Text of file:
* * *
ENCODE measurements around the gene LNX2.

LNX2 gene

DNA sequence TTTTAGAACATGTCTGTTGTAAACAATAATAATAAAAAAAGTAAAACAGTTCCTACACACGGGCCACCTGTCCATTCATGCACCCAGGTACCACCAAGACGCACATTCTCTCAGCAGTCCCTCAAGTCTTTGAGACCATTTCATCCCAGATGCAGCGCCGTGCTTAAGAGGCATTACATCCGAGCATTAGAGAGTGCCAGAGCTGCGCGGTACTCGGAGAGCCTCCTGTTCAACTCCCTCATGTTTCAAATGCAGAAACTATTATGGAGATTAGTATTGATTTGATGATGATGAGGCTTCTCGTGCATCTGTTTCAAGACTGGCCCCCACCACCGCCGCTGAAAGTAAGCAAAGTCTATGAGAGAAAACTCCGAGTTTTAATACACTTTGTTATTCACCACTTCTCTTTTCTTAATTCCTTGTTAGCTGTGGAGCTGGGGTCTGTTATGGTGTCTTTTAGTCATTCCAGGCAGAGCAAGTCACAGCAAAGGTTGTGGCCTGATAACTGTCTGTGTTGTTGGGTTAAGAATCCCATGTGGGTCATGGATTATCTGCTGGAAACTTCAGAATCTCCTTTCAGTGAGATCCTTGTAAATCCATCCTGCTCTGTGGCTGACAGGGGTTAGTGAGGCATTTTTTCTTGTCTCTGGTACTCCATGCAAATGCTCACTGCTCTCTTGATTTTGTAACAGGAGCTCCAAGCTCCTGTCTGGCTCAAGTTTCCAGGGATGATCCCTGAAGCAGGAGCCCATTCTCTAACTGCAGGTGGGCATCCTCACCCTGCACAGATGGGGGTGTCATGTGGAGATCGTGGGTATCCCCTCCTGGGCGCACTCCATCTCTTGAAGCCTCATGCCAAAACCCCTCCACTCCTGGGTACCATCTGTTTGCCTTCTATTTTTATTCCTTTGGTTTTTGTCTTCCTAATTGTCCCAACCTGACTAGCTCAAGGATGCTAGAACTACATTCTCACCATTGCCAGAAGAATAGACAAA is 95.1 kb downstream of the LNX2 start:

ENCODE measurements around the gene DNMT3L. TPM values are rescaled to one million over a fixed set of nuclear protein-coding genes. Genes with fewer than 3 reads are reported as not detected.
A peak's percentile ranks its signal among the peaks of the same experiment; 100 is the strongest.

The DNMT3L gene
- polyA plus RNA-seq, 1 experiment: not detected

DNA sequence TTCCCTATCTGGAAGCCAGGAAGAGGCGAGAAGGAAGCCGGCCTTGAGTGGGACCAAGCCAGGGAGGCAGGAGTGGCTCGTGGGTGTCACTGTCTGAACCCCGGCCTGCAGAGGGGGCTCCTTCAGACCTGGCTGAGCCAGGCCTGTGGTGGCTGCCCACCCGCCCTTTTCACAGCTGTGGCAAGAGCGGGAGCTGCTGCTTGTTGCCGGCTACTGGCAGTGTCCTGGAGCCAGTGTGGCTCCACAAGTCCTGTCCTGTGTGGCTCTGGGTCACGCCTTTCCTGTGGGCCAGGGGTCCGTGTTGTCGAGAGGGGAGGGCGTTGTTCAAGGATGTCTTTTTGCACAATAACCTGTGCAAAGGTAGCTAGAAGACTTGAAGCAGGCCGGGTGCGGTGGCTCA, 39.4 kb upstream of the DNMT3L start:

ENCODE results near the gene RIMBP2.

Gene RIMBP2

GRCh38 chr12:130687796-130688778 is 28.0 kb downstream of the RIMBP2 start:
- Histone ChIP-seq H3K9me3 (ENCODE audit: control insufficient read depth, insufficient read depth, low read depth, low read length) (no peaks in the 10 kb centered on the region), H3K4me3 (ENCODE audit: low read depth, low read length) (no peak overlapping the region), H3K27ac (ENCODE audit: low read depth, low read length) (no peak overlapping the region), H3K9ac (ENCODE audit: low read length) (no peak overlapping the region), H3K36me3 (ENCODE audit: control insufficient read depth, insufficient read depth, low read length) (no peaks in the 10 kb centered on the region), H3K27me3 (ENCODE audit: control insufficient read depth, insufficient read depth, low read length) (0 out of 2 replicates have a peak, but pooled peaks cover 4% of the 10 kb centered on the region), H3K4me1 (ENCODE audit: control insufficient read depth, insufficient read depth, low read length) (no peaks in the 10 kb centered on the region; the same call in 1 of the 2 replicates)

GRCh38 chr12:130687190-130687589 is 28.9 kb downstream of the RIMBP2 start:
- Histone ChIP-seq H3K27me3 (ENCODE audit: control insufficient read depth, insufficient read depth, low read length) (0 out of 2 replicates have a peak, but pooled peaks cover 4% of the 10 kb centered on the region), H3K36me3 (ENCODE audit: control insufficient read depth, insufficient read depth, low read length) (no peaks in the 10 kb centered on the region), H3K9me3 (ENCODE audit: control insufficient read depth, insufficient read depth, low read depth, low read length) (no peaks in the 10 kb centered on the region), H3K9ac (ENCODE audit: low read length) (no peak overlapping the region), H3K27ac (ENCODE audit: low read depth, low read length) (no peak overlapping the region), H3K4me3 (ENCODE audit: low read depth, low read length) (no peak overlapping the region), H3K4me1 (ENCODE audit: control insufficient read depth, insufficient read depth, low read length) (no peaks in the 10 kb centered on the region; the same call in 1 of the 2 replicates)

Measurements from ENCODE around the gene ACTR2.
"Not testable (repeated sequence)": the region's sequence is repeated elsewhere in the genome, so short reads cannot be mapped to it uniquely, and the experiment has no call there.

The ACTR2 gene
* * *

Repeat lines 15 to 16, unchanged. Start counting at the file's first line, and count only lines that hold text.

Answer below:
Measurements from ENCODE around the gene ACTR2.
"Not testable (repeated sequence)": the region's sequence is repeated elsewhere in the genome, so short reads cannot be mapped to it uniquely, and the experiment has no call there.